The moderate department store sector has been struggling for some two decades; first losing share to category killers and discount mass merchants, then to off-price retailers and now, increasingly, to Amazon. Since 2008, department stores’ share of total retail has sunk from 2.8% to about 1.7%. Over 1,000 stores have been shuttered during the past few years with more sure to follow. J.C. Penney and Sears have seen their market values collapse, while Kohl’s, Dillard’s and Macy’s have significantly underperformed the market.
Recently, however, a certain ebullience has returned to the sector as financial performance has improved. Some observers now see a rebirth, while others are a bit more skeptical. It may well turn out that the past few months’ gains are more dead cat bounce than renaissance. Yet Macy’s has garnered considerable attention by stepping up its growth efforts under CEO Jeff Gennette. The first big step was announcing its Growth 50 Strategy earlier this year. Then, in just the past six weeks, two significant deals were announced. In early May, the company acquired Story, the Manhattan-based concept store, and made its founder Rachel Shechtman Macy’s new “chief brand experience officer.” And then just over a week ago Macy’s entered into a strategic alliance with b8ta, the experiential retailer and technology platform.
It remains to be seen whether these initiatives help relieve the epidemic of boring that struck Macy’s and its brethren years ago. Materially and fundamentally altering Macy’s stuck in the middle trajectory will take more than a couple of deals that look to affect a small percentage of its total business. The operational, experiential and product changes that are part of Growth 50 appear solid, but are far more evolutionary than revolutionary. And all of this comes against a backdrop of increasing competition from off-price retailers that are opening substantial number of stores (and aren’t yet close to mastering digital commerce), along with Amazon’s growing push into fashion.
Macy’s improved financial performance has to be put in the context of the broader market (Macy’s is barely keeping pace) and these innovation moves must be put in the context of their potential materiality (they aren’t likely to be). Still, Macy’s is to be applauded for its willingness to act and to embrace what I call a “culture of experimentation.” Given that the sector Macy’s competes in is virtually certain to keep shrinking, the only way for Macy’s to drive consistent, material profitable growth will be for them to steal significant market share. That will take more than incremental improvements or a random set of experiential pilots. These moves seem like a good, albeit limited, start.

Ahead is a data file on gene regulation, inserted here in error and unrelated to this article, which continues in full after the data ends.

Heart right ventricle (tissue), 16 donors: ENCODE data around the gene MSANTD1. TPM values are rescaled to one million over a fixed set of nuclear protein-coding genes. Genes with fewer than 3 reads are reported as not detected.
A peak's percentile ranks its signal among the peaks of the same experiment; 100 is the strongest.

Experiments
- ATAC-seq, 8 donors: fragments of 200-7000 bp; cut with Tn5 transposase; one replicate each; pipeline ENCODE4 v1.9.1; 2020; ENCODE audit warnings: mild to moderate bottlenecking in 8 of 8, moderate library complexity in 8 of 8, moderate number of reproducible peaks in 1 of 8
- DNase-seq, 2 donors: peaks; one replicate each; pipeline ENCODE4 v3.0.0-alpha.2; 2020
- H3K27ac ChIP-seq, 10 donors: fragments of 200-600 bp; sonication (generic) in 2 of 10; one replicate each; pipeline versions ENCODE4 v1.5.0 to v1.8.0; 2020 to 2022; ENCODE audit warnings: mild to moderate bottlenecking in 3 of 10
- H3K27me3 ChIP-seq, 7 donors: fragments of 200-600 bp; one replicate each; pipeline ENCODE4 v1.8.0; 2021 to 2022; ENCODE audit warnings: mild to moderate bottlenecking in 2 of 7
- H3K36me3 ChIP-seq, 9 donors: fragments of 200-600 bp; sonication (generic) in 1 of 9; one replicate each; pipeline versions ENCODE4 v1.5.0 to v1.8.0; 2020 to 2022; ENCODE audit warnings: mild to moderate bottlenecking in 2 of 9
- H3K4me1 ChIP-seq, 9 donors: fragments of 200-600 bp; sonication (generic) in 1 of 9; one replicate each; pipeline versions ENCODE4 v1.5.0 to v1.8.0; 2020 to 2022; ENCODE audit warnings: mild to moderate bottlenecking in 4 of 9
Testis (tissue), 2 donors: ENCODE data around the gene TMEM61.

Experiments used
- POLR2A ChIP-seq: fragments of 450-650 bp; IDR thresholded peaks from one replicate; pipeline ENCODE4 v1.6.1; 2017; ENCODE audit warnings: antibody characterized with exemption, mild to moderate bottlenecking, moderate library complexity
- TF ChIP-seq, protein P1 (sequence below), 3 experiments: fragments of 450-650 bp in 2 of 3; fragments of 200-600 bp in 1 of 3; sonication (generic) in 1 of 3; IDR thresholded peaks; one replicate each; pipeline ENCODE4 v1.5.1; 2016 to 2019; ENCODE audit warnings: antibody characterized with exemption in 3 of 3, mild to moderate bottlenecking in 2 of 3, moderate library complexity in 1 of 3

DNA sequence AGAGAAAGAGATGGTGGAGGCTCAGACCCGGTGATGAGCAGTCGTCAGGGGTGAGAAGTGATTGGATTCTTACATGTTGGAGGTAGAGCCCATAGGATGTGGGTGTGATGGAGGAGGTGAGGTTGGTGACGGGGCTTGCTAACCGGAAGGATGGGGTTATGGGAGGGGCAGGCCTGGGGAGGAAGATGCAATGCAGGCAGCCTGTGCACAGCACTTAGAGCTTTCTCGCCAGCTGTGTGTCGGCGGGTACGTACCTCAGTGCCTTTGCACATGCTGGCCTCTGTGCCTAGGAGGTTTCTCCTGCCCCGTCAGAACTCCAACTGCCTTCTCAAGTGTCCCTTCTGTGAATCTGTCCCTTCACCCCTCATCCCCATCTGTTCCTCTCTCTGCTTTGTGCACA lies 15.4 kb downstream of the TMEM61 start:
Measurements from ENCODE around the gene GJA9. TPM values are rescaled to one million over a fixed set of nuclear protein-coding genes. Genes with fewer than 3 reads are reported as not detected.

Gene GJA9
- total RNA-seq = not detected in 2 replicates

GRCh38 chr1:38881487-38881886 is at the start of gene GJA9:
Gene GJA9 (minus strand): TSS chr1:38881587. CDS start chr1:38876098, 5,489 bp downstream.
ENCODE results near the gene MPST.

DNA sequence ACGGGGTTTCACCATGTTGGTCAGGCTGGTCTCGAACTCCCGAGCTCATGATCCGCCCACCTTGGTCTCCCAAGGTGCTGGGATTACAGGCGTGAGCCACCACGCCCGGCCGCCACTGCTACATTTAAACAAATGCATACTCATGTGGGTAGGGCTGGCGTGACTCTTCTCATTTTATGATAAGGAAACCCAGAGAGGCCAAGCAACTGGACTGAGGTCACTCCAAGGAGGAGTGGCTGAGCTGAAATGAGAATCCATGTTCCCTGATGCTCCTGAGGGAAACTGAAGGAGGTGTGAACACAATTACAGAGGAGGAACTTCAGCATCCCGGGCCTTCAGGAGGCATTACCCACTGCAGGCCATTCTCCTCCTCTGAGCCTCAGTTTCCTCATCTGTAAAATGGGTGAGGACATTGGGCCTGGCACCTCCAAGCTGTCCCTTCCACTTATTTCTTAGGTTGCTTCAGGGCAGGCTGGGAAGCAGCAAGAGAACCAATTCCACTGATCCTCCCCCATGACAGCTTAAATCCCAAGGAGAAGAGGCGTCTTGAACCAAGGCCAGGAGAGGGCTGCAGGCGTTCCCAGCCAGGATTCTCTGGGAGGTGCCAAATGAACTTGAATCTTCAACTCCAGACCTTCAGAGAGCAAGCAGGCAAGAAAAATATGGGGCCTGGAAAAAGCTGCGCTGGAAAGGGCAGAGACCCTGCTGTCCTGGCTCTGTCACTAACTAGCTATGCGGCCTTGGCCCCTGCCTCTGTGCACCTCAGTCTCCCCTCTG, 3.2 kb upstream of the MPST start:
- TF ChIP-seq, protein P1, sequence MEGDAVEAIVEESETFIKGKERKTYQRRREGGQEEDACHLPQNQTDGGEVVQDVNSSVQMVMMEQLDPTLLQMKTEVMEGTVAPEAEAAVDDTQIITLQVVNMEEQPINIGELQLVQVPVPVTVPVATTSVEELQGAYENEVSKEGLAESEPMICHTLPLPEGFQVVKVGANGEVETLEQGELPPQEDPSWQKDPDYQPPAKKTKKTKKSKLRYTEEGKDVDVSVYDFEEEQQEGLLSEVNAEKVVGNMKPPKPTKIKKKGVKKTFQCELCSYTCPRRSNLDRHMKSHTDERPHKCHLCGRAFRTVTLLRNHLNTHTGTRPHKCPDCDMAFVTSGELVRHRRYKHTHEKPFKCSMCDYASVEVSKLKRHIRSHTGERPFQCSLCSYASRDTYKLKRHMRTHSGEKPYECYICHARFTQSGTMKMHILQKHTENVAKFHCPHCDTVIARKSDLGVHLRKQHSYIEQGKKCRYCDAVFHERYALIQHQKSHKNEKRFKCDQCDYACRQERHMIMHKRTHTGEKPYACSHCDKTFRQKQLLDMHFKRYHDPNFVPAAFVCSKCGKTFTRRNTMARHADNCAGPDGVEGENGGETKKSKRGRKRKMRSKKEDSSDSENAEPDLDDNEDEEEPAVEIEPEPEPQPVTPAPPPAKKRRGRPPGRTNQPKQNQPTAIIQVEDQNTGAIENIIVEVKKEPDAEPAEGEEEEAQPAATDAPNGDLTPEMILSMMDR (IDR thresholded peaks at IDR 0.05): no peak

While it’s easy to blame Amazon (and others) for the troubles that have befallen so many legacy retailers, the reality is that most of the wounds are self-inflicted. Too many of these retailers, including Macy’s, watched the last 15 or 20 years happen to them. They seemed to be believe that they could cost cut their way to prosperity and that mere tweaks to their product offering and customer experience would move the dial. Now, as many of them inch closer to the precipice, a few are acting—some rather more boldly than others.
The fact is they have no choice. The middle is collapsing under the weight of boring product, boring marketing and boring experiences. And you could not have picked a worse time to be boring. The only way out is to be dramatically more customer-relevant and to deliver a remarkable experience at scale. Being digital-first, offering a seamless customer experience, along with all the other buzzwords the pundit class likes to throw around (myself included) are fast becoming table-stakes. Necessary, but far from sufficient.
Traditional retailers are often pretty good at following others’ leads. I suspect that as Macy’s makes additional moves, many will be emulated by competitors. Yet the idea that legacy retailers will finally wake up to the need to be fundamentally more innovative seems unlikely. They mostly watched when it was clear that e-commerce was going to revolutionize shopping. They mostly stuck to channel-centric thinking and silo-ed behavior when it became clear that the customer was the channel. They mostly remained rooted in one-size-fits-all marketing strategies when it was obvious that we needed to treat different customers differently. And they continue to rely on store closings as a silver bullet, when the real problem is operating a brand that is not big enough for the stores they have.
Adding to my dire and admittedly cynical outlook is that many of the retailers that need to innovate the most still have no clue how to do it and, even if they did, lack the cash flow to make it happen. Sadly, for many, this will end badly.
For them, as the saying goes, the biggest problem is that they think they have time.